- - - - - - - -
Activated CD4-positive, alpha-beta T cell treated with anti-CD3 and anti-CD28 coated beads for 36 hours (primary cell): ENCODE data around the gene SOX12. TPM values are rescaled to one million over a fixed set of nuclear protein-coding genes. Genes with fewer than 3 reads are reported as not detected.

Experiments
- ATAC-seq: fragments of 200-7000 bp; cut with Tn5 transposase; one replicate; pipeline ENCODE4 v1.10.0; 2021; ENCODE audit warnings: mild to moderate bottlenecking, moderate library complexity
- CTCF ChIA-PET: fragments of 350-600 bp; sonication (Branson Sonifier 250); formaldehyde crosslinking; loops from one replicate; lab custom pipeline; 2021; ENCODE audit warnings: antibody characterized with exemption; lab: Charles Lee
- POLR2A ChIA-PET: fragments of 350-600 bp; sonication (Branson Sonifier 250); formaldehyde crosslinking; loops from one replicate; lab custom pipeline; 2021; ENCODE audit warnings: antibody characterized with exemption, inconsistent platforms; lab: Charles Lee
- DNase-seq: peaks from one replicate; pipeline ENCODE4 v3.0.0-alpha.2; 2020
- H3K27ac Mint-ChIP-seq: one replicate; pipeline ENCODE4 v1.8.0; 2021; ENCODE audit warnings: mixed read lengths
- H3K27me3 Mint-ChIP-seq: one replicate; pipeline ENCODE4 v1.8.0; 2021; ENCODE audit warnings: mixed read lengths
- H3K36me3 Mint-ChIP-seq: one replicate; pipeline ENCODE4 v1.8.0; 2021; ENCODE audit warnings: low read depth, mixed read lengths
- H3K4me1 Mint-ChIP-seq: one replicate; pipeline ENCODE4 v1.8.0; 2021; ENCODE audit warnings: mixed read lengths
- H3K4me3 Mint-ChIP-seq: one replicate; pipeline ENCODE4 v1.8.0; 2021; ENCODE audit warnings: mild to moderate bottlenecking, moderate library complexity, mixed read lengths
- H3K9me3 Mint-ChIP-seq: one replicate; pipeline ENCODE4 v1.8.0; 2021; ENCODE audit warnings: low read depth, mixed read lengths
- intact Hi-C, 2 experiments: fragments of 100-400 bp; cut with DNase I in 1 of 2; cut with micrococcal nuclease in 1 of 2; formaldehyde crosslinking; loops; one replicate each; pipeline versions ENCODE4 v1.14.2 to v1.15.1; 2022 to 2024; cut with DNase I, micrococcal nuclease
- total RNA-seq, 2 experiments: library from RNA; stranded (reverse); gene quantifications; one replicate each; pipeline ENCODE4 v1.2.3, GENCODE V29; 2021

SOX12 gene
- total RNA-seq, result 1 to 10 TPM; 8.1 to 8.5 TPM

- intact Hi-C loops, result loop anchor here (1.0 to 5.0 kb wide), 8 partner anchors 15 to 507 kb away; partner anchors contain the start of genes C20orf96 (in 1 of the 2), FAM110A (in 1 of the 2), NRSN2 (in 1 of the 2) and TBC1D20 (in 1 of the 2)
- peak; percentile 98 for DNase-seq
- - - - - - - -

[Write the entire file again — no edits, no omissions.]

Activated CD4-positive, alpha-beta T cell treated with anti-CD3 and anti-CD28 coated beads for 36 hours (primary cell): ENCODE data around the gene SOX12. TPM values are rescaled to one million over a fixed set of nuclear protein-coding genes. Genes with fewer than 3 reads are reported as not detected.

Experiments
- ATAC-seq: fragments of 200-7000 bp; cut with Tn5 transposase; one replicate; pipeline ENCODE4 v1.10.0; 2021; ENCODE audit warnings: mild to moderate bottlenecking, moderate library complexity
- CTCF ChIA-PET: fragments of 350-600 bp; sonication (Branson Sonifier 250); formaldehyde crosslinking; loops from one replicate; lab custom pipeline; 2021; ENCODE audit warnings: antibody characterized with exemption; lab: Charles Lee
- POLR2A ChIA-PET: fragments of 350-600 bp; sonication (Branson Sonifier 250); formaldehyde crosslinking; loops from one replicate; lab custom pipeline; 2021; ENCODE audit warnings: antibody characterized with exemption, inconsistent platforms; lab: Charles Lee
- DNase-seq: peaks from one replicate; pipeline ENCODE4 v3.0.0-alpha.2; 2020
- H3K27ac Mint-ChIP-seq: one replicate; pipeline ENCODE4 v1.8.0; 2021; ENCODE audit warnings: mixed read lengths
- H3K27me3 Mint-ChIP-seq: one replicate; pipeline ENCODE4 v1.8.0; 2021; ENCODE audit warnings: mixed read lengths
- H3K36me3 Mint-ChIP-seq: one replicate; pipeline ENCODE4 v1.8.0; 2021; ENCODE audit warnings: low read depth, mixed read lengths
- H3K4me1 Mint-ChIP-seq: one replicate; pipeline ENCODE4 v1.8.0; 2021; ENCODE audit warnings: mixed read lengths
- H3K4me3 Mint-ChIP-seq: one replicate; pipeline ENCODE4 v1.8.0; 2021; ENCODE audit warnings: mild to moderate bottlenecking, moderate library complexity, mixed read lengths
- H3K9me3 Mint-ChIP-seq: one replicate; pipeline ENCODE4 v1.8.0; 2021; ENCODE audit warnings: low read depth, mixed read lengths
- intact Hi-C, 2 experiments: fragments of 100-400 bp; cut with DNase I in 1 of 2; cut with micrococcal nuclease in 1 of 2; formaldehyde crosslinking; loops; one replicate each; pipeline versions ENCODE4 v1.14.2 to v1.15.1; 2022 to 2024; cut with DNase I, micrococcal nuclease
- total RNA-seq, 2 experiments: library from RNA; stranded (reverse); gene quantifications; one replicate each; pipeline ENCODE4 v1.2.3, GENCODE V29; 2021

SOX12 gene
- total RNA-seq, result 1 to 10 TPM; 8.1 to 8.5 TPM

- intact Hi-C loops, result loop anchor here (1.0 to 5.0 kb wide), 8 partner anchors 15 to 507 kb away; partner anchors contain the start of genes C20orf96 (in 1 of the 2), FAM110A (in 1 of the 2), NRSN2 (in 1 of the 2) and TBC1D20 (in 1 of the 2)
- peak; percentile 98 for DNase-seq